Elderly residents sit on their front stoops watching tattooed hipsters peddle by on fixed-gear bikes. This cultural juxtaposition runs rampant throughout West Philadelphia’s Cedar Park neighborhood, while grit and urban decay provide a strange sense of continuity form one block to the next.
One row house is different from the rest, although you would never guess it when looking from the street. This two-story building is home to a rooftop gardening pilot project, built by a local group called the Philadelphia Rooftop Farm (PRooF). PRooF volunteers gathered on the roof this past Sunday to bring a spark of green to the neighborhood.
The goal: to build two vegetable planters (out of a series of four), each measuring 3′ x 3′. The volunteers first inserted corrugated plastic foundation containers into a wood frame, which they had previously built. Next, they installed a plastic drainage layer, two layers of separation fabric, and planting soil. One volunteer looked up several soil recipes on her iPhone, and the group decided to vary the mix in each planter in order to see which blend yields the healthiest crops. After laying the soil, the volunteers covered the planters with black plastic, in order slow desiccation (soil drying) and stifle weed growth. They slit the plastic and planted a variety of seedlings, including lettuces, chard, cucumbers, eggplant, and herbs.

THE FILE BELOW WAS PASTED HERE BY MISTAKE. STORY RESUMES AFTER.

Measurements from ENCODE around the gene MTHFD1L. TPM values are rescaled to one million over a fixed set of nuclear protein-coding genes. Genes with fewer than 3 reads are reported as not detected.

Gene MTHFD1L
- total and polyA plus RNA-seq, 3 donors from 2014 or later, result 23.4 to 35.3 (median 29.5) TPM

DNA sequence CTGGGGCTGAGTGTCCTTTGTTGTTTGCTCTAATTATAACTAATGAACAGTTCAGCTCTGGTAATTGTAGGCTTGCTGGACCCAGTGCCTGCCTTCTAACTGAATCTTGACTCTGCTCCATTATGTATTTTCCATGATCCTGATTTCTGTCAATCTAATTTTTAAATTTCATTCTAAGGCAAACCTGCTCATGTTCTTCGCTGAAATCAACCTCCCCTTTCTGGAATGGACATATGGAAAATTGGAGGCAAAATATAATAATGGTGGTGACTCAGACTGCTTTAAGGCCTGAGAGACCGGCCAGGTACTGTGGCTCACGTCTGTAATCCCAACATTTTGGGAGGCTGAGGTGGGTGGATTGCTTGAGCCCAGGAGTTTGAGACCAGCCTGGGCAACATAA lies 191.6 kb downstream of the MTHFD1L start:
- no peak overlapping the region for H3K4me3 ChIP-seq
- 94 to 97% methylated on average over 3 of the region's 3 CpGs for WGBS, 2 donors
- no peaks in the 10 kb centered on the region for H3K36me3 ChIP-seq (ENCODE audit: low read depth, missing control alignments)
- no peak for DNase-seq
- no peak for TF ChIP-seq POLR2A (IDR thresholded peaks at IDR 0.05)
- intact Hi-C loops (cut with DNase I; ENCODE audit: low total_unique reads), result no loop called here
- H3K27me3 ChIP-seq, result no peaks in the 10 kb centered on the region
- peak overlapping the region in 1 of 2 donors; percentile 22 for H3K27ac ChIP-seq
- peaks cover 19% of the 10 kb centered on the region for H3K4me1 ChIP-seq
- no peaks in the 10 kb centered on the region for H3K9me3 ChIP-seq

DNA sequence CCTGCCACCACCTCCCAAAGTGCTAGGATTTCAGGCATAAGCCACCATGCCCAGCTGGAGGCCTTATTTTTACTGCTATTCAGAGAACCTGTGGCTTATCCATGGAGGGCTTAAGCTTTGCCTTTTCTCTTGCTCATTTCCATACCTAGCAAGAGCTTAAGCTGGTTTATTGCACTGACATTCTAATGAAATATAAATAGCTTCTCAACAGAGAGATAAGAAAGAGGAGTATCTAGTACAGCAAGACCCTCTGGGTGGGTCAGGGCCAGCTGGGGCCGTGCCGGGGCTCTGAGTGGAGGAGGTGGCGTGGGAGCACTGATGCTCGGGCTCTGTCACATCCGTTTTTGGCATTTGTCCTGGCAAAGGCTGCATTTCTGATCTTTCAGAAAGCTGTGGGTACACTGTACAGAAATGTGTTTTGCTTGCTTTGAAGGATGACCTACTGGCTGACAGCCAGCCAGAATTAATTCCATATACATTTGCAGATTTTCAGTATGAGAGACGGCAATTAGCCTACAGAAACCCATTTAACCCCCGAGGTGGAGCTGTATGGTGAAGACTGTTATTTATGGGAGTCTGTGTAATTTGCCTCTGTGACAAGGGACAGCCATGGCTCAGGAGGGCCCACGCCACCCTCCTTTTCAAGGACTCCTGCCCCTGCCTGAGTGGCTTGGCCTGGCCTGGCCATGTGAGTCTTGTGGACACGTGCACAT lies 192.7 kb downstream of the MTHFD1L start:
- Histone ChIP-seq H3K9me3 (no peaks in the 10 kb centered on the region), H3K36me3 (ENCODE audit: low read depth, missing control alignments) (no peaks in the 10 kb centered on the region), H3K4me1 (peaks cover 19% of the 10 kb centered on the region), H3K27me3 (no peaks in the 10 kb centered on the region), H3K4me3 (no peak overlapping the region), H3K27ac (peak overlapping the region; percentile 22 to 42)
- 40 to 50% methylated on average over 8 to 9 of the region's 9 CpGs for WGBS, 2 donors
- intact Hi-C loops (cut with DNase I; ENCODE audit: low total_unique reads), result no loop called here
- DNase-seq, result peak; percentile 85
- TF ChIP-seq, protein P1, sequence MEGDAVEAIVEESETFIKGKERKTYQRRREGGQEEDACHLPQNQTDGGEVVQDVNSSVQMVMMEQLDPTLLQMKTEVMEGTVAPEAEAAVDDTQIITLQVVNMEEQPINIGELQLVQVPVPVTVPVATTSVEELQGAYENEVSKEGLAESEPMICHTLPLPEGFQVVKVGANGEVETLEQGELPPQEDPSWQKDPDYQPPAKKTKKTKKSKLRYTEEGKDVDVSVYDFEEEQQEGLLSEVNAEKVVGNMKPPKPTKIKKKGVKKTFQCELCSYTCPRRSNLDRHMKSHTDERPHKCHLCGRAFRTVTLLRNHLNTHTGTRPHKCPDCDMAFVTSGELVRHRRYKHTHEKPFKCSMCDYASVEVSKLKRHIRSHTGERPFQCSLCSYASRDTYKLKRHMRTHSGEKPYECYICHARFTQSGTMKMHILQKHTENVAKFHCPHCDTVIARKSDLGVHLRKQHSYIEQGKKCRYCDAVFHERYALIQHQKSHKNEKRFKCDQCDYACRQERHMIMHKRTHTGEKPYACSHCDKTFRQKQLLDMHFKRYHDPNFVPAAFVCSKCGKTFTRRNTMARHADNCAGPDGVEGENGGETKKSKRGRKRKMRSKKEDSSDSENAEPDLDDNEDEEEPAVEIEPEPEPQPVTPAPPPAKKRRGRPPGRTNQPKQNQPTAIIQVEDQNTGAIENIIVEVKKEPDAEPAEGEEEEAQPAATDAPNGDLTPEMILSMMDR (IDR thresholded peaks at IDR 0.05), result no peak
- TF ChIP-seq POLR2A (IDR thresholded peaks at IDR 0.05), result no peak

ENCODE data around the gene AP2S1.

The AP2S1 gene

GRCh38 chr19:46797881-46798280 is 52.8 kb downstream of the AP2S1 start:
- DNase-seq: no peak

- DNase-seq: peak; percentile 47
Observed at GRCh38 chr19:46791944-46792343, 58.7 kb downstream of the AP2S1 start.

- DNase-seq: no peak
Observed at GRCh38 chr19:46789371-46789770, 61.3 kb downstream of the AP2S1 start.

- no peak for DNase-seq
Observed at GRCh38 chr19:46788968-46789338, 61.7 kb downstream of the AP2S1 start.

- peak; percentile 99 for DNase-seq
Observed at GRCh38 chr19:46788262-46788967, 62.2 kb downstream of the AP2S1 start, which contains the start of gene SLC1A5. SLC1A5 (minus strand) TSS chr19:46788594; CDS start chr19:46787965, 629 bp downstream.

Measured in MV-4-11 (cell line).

The planter design was a long time in the making. Back in 2010, PRooF worked with a team of volunteer design and engineering professionals from the Community Design Collaborative (CDC) to further the group’s rooftop planter vision. The final CDC design combined base irrigation techniques that are common in Canadian rooftop planting bins, with wood framing construction, which is more typical of raised beds. The hybrid proved easy to install, and was made, in part, of salvaged materials.
PRooF’s plans for rooftop greening extend beyond this first installation. The active group intends on evaluating the performance of the West Philadelphia pilot project, and then building more planters around the city. Home owners are welcome to volunteer their roofs to the group, along with a commitment to water and occasionally tend to the crops. It is important that each roof is structurally sound enough to bear the weight of the planter, although the CDC design included a strategy for distributing the planter’s weight across a row home’s party walls.
This is an exciting time for rooftop gardening in Philadelphia. Thanks to organizations like PRooF, we finally have the “proof” that rooftop gardening on Philly row homes is easy!